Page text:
Thus, it is understood that a Trojan horse or back door program obtaining control of a computing system can be expected to obtain passwords and PIN numbers from the computing system and, when possible, to additionally use these passwords and PIN numbers and, when possible, other information, such as the numbers of stolen credit cards, to make fraudulent financial transactions and to transmit fraudulent personal certificates. Since this can be accomplished by writing codes to the keyboard output buffer in a manner causing the computing system to act as if the codes have been provided as inputs from the computing system user through the keyboard, what is needed is a way to allow differentiation, within an application program executing within the computing system, between codes placed in the keyboard output buffer through use of the keyboard and codes placed in this buffer from any other source.
A first objective of the present invention is to provide a method for detecting, within a computing system, whether a code stored in the keyboard register has been generated in response to a user keystroke or in response to other means, such as an attempted emulation of a keyboard keystroke.
A second objective of the present invention is to provide an interface to an application program executing within a computing system, with the interface indicating whether a character placed in the keyboard register has been generated in response to a user keystroke or in response to other means.
In accordance with a first aspect of the present invention a method is provided for providing a code resulting from a depression of a keybutton in a keyboard of a computing system and for providing data indicating that the code has resulted from the depression of a keybutton to a program executing within the computing system, wherein the method includes operating a switch within a switch matrix in response to depression of the keybutton; generating a first code in response to operating the switch; transmitting the first code and a clock pulse; receiving the first code and the clock pulse; storing a second code in an output buffer and a flag bit in a security register in response to receiving the clock pulse and the first code; reading the security register; reading the second code from the output buffer; and resetting the security register.
The FIGURE is a block diagram of a computing system built in accordance with the present invention.
Referring to the FIGURE, a computing system 10, built in accordance with the present invention, includes a processor (CPU) 12 having access to data stored in a read-only memory (ROM) 14 and having an ability to read information from, and write information to, a random access memory (RAM) 16. Preferably, the CPU 12 additionally has an ability to read information from, and write information to, a computer readable medium 18 within a drive unit 20 configured for reading and writing upon such a medium. For example, the medium 18 may be a floppy disk.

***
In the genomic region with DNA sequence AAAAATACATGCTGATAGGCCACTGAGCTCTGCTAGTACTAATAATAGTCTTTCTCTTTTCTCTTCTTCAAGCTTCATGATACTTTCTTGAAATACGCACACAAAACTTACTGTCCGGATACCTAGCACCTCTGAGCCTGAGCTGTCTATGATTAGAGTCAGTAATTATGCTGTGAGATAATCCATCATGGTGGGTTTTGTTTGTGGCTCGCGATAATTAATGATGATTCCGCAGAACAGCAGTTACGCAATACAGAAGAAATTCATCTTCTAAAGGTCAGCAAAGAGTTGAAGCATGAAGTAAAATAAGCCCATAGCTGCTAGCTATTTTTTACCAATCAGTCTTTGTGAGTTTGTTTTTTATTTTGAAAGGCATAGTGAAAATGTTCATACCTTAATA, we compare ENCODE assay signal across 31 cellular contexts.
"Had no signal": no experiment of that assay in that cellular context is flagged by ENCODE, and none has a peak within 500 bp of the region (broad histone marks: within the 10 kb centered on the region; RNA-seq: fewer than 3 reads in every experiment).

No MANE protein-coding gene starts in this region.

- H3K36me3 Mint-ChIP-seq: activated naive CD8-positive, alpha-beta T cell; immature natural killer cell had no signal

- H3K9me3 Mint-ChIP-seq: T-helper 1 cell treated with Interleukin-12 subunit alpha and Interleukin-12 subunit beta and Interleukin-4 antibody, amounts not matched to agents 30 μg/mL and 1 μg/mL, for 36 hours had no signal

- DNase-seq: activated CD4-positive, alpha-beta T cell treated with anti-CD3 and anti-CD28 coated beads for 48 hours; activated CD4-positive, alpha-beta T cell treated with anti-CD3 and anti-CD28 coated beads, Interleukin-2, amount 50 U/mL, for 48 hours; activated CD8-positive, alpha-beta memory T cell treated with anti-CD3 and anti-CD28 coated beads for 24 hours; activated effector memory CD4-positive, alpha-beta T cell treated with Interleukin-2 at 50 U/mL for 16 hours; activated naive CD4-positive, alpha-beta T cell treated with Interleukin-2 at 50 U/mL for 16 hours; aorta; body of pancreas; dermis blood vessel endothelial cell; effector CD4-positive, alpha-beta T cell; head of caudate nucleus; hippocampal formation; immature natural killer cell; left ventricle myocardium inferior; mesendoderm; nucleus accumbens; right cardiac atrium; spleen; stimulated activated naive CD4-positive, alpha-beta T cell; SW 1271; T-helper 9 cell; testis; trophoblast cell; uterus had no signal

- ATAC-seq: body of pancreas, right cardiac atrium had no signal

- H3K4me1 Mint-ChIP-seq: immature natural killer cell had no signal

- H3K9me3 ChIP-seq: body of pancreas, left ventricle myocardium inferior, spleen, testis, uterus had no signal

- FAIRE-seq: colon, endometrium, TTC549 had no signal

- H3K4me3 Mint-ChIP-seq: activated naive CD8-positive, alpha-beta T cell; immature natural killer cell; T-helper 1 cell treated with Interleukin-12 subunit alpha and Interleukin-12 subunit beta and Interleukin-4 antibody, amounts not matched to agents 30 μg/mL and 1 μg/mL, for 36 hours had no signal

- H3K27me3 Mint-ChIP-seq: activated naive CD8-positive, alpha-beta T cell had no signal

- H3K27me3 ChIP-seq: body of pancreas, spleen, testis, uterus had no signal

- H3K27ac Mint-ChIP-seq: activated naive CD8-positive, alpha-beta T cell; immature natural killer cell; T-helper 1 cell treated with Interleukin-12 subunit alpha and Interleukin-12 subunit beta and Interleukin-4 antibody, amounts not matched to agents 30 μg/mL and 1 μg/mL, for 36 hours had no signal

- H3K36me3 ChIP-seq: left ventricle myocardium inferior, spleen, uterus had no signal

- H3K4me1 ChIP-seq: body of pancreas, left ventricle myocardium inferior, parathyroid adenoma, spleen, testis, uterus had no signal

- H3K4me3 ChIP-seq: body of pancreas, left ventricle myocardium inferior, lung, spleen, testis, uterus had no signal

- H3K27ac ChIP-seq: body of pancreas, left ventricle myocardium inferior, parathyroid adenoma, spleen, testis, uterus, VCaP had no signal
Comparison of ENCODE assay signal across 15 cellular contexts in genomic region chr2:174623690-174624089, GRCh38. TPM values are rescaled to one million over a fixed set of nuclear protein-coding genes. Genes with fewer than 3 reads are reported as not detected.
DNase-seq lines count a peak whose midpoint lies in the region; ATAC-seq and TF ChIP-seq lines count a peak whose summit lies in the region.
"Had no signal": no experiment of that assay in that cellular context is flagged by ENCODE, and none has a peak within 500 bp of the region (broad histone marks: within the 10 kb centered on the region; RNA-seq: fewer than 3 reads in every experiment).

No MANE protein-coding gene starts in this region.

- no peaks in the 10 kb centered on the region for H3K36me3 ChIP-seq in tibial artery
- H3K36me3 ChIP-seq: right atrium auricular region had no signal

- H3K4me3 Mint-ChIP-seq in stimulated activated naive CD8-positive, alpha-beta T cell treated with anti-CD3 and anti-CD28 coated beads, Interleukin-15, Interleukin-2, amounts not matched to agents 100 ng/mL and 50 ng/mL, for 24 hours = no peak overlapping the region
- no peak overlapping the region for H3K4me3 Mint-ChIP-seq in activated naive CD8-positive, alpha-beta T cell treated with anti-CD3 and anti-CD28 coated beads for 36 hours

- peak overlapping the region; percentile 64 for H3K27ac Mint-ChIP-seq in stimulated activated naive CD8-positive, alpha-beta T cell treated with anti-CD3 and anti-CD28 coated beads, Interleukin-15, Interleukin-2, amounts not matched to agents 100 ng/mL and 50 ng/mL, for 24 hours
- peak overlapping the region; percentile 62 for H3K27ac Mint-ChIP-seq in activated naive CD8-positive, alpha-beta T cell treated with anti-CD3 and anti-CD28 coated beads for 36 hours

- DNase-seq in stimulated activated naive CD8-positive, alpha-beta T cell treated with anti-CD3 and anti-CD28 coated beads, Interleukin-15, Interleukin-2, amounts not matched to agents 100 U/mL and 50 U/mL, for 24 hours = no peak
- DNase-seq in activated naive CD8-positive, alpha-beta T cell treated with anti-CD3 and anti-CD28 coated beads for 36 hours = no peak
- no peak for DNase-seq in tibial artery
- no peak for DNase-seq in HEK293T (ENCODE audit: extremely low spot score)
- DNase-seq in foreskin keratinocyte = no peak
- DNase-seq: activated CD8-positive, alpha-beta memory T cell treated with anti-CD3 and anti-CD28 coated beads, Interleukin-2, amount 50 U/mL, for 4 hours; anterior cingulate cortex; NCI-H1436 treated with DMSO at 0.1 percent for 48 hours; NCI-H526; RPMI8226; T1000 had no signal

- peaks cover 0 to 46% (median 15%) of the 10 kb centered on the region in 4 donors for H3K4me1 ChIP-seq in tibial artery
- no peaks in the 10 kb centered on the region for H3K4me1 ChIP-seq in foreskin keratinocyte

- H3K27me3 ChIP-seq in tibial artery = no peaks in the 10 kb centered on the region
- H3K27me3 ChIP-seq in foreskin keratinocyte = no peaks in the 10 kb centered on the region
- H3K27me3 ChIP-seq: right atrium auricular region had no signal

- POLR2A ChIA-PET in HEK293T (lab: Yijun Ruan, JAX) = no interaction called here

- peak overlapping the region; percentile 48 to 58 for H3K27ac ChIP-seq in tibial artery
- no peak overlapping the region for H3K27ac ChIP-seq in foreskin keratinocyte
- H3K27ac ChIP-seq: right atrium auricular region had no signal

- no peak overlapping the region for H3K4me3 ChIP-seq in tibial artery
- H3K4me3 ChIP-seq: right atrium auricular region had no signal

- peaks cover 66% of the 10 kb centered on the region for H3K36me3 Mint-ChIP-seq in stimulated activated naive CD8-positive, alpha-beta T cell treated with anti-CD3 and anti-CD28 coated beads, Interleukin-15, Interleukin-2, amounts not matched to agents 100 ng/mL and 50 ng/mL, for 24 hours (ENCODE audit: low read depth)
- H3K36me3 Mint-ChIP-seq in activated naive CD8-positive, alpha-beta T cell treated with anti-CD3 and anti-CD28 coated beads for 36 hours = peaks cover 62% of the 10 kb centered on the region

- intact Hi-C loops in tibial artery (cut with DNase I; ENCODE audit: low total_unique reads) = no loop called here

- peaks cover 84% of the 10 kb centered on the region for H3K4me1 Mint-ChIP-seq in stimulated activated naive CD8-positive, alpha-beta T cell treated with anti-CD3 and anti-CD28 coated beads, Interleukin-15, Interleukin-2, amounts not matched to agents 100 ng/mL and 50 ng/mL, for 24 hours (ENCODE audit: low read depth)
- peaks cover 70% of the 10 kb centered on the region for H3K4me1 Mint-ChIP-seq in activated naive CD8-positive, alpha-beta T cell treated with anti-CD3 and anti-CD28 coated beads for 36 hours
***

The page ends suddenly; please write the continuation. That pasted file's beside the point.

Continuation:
Also, the CPU 12 may have an ability to read information from, and write information to, a hard file 22, and to receive information from, and to write information to, a communications channel, such as a telephone line 24, through a modem 26. In the above description “information” is assumed to include both data and instructions for a program which may be executed within the CPU 12. The various devices described above are conventionally connected to the CPU 12 through one or more buses and through associated controllers, which are not shown because of their conventional nature and because the present invention operates independently from the details of their construction and operation.
Inputs to the computing system 10 from the system user are provided through a keyboard 28, which may also be a conventional device. The keyboard 28 includes a switch matrix 30, which provides signals indicating when a keybutton within a number of keybuttons 31 is depressed and released, and a microcontroller 32, which generates scan codes transmitted in a serial manner along a DATA line 34. The microcontroller 32 is, for example, an Intel 8048 or 8049 microcontroller or a Motorola 6805 microcontroller. With each transmission of a scan code along the DATA line 34 from the microcontroller 32, a pulse is sent along the CLOCK line 36. A different first scan code results from the depression of each key button operating the switch matrix 30, and a different second scan code results from the release of each such key button after it is depressed. For example, the DATA and CLOCK lines 34, 36 form a serial data link transferring data in 11-bit packets of information.
A keyboard/auxiliary device controller 40, which is also connected to the DATA and CLOCK lines 34, 36, operates generally as an Intel 8042 controller, being typically placed on the main system board of the computing system 10. When the keyboard/auxiliary device controller 40 receives a code from the microcontroller 32, the controller 40 stores the code in a keyboard output buffer 42. When a code is stored in the keyboard output buffer 42, the keyboard/auxiliary device controller 40 generates an interrupt request signal IRQ1 to signal the CPU 12 that such data is available.